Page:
There is a long valley extending northward and southward and connecting the valleys of the Hermus and Caicus. Down this valley a stream flows southwards, and on the left bank of this stream was Thyatira. An important road also ran along this valley, the direct route between Constantinople and Smyrna, and the railway takes this route now. Thyatira was also in the 1st cent. a.d. a station on the Imperial Post Road (overland route) from Brundislum and Dyrrhachium by Thessalonica, Neapolis (for Philippi), Troas, Pergamum, Philadelphia
City in the district of Lydia in Asia Minor. The disciple Lydia, of Philippi, was from this city, which was famed for its dyeing. It is not known how the church was formed there, but it was chosen as one of the seven representative churches to which the Revelation was sent, with the special message addressed to this church. Ac 16:14; Re 1:11; 2:18,24. See REVELATION. The city was founded by Seleueus Nicator, who during the war with Lysimachus stationed a colony of Macedonians there. At the commencement of the Christian Era there was a preponderance of the Macedonian element in the population. It is now called Ak-hissar; there are no ancient ruins.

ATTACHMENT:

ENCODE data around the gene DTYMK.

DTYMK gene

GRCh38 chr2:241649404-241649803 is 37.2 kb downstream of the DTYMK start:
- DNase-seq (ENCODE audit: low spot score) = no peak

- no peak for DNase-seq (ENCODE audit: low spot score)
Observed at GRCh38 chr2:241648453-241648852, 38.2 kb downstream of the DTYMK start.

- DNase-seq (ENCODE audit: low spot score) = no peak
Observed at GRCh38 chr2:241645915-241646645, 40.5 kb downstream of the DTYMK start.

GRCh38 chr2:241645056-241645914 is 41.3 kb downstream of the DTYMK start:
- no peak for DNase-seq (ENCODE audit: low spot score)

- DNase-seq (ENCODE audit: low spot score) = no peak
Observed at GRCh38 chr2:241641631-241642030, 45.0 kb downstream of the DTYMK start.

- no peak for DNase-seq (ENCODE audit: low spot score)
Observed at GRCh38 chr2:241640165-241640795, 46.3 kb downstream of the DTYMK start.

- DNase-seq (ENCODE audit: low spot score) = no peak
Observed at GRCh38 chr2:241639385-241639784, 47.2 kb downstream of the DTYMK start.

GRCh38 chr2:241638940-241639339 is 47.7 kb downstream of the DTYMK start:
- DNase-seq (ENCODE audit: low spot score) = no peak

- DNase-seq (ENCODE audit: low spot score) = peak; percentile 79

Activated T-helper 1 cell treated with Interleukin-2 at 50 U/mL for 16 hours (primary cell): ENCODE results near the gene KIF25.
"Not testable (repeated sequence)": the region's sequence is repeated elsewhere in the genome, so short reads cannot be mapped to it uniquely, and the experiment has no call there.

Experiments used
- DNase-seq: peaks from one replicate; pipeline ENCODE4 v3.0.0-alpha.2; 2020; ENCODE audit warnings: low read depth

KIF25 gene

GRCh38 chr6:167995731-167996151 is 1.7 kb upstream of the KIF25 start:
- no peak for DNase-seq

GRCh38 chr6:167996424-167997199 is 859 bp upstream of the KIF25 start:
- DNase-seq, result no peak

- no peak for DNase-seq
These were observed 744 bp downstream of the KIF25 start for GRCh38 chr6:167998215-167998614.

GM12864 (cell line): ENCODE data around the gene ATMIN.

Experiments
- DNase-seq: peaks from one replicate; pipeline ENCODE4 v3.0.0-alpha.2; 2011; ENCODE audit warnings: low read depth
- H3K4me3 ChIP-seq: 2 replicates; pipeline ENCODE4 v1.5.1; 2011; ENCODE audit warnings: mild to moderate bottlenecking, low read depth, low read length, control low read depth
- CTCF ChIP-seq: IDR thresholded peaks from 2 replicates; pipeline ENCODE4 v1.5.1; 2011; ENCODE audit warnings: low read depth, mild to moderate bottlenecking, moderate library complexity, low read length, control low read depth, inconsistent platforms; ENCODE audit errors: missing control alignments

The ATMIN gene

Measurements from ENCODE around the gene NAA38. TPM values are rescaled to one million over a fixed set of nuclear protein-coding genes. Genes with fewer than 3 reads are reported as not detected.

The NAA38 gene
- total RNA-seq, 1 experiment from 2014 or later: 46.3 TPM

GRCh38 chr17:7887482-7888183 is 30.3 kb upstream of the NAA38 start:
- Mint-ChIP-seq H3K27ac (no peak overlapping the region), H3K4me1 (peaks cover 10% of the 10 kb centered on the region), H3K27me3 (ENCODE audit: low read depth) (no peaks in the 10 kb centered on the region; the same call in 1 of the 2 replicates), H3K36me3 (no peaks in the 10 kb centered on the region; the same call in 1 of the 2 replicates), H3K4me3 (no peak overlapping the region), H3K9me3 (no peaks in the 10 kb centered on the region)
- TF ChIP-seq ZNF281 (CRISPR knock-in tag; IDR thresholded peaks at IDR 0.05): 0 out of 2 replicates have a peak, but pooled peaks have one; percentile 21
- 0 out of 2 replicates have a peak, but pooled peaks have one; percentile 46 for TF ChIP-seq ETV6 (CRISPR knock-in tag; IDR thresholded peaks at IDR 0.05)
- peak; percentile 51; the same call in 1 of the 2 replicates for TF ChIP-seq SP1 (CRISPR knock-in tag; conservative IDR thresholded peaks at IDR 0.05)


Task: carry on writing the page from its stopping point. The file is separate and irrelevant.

a city on the Lycus, founded by Seleucus Nicator, lay to the left of the road from Pergamos to Sardis, 27 miles from the latter city, and on the very confines of Mysia and Ionia, so as to be sometimes reckoned within the one and sometimes within the other. Dyeing apparently formed an important part of the industrial activity of Thyatira, as it did of that of Colossae and Laodicea. It is first mentioned in connection with Lydia, "a seller of purple."
One of the Seven Churches of Asia was established here.
The principal deity of the city was Apollo; but there was another superstition, of an extremely curious nature which seems to have been brought thither by some of the corrupted Jews of the dispersed tribes. A fane stood outside the walls, dedicated to Sambatha --the name of the sibyl who is sometimes called Chaldean, sometimes Jewish, sometimes Persian-- in the midst of an enclosure designated "the Chaldaeans' court." This seems to lend an illustration to the obscure passage in
which some interpret of the wife of the bishop. Now there is evidence to show that in Thyatira there was a great amalgamation of races. If the sibyl Sambatha was in reality a Jewess, lending her aid to the amalgamation of different religions, and not discountenanced by the authorities of the Judeo-Christian Church at Thyatira, both the censure and its qualification become easy of explanation. (The present name of the city is ak-Hissar ("white castle"). It has a reputation for the manufacture of scarlet cloth. Its present population is 15,000 to 20,000. There are nine mosques. --ED.)
THYATIRA, a city of Lydia, in Asia Minor, and the seat of one of the seven churches in Asia. It was situated nearly midway between Pergamos and Sardis, and is still a tolerable town, considering that it is in the hands of the Turks, and enjoys some trade, chiefly in cottons. It is called by that people Ak-hisar, or White Castle.